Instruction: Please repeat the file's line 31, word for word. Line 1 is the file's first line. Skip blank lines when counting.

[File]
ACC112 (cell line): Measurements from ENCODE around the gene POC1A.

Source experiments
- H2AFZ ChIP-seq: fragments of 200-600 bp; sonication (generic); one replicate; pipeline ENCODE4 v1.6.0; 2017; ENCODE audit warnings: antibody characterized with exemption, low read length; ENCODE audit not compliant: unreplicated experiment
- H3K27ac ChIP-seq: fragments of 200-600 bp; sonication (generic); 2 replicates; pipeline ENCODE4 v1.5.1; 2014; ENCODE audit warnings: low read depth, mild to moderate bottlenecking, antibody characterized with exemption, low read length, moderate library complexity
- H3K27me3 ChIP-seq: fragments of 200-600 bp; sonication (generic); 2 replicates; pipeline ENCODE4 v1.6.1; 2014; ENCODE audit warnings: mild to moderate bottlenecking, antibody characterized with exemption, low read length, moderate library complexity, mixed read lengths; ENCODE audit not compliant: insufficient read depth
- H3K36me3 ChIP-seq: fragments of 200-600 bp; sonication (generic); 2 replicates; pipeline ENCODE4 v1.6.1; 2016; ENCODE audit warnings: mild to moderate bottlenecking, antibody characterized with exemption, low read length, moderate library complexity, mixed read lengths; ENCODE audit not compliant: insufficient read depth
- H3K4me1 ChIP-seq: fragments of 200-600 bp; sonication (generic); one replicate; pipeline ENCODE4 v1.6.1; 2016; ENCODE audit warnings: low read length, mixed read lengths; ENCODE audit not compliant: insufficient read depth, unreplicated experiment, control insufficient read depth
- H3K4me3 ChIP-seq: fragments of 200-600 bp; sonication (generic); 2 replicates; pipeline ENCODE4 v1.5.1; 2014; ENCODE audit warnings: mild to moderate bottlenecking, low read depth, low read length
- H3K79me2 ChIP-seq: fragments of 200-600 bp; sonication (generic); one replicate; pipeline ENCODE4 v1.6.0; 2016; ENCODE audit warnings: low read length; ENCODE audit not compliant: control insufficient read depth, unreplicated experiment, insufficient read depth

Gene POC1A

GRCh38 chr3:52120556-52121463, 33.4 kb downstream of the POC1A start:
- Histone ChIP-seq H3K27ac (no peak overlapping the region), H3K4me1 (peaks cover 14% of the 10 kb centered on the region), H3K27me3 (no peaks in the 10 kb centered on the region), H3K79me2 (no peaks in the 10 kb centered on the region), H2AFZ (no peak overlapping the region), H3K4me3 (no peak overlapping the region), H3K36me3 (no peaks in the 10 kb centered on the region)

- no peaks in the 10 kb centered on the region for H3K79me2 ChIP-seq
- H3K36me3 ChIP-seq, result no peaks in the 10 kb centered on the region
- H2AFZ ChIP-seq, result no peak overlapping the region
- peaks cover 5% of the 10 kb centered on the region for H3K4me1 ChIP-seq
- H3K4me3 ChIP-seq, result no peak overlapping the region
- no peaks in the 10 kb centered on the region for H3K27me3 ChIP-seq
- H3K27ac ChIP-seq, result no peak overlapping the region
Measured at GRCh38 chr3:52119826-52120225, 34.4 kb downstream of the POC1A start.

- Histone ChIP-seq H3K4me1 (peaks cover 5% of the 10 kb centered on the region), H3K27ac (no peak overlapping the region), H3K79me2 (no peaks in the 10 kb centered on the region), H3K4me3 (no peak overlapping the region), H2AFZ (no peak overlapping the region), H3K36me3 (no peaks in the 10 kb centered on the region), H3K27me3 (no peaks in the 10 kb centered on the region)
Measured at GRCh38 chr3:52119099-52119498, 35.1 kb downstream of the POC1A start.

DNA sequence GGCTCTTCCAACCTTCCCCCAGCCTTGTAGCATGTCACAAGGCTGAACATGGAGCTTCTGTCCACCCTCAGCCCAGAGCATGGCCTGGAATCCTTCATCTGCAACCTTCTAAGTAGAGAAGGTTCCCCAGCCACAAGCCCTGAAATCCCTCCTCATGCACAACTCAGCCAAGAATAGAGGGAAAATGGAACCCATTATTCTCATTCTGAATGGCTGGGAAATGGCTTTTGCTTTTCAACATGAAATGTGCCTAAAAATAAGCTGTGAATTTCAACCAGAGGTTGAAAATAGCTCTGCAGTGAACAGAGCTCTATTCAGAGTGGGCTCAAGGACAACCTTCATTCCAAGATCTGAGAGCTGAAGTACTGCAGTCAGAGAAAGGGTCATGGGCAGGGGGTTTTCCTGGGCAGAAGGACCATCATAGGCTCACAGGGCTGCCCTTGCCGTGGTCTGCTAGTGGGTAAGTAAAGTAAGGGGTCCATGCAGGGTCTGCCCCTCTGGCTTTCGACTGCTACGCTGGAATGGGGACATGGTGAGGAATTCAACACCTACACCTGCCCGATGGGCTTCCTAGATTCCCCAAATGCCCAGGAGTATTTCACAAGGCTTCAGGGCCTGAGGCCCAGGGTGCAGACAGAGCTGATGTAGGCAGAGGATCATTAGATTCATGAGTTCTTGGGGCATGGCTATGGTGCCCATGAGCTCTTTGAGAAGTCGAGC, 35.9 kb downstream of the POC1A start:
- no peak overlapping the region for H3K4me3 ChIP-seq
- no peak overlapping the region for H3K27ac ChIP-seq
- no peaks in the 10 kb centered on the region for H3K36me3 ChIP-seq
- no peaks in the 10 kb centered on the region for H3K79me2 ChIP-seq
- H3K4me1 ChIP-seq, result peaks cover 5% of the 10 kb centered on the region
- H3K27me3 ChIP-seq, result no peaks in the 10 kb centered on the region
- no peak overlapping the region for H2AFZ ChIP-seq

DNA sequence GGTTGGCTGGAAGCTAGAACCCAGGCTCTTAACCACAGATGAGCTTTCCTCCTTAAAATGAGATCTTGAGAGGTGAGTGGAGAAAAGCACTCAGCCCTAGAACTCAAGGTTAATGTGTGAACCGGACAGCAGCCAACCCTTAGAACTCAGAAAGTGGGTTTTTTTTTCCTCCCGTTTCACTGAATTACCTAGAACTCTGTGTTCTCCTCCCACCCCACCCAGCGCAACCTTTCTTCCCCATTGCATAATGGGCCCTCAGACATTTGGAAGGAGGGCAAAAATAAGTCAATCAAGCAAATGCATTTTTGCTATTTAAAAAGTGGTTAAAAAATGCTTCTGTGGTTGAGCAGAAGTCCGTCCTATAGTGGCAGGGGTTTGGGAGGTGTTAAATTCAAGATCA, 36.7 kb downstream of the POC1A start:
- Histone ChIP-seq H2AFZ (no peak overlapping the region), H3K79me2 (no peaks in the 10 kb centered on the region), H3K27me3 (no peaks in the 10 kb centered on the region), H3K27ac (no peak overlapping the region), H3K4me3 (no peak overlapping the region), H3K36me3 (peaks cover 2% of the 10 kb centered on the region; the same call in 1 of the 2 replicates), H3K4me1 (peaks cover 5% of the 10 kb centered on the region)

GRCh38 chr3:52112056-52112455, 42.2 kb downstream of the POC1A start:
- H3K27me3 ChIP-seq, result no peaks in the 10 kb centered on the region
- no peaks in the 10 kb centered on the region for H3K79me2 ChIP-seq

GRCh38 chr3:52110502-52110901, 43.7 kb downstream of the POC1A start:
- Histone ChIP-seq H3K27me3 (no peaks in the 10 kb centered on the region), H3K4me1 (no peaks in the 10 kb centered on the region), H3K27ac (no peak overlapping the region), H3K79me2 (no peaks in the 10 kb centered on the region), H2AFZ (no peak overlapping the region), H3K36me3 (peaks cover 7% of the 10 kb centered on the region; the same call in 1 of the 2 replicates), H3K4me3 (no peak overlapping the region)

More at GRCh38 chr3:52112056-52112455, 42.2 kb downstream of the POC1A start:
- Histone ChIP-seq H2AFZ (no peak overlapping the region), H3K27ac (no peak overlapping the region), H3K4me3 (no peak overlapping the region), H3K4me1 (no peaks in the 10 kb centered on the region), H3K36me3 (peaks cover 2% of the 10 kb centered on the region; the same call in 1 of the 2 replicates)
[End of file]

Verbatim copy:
DNA sequence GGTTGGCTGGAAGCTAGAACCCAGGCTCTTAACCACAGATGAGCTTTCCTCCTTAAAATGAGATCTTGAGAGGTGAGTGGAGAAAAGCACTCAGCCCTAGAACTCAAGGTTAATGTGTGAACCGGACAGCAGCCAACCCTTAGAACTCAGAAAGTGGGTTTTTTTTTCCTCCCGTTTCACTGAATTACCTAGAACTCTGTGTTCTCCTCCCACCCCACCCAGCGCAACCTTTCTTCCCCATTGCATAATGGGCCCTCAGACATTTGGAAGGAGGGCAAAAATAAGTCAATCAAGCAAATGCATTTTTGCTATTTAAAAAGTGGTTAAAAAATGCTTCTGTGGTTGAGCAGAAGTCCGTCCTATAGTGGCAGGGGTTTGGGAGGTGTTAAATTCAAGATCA, 36.7 kb downstream of the POC1A start: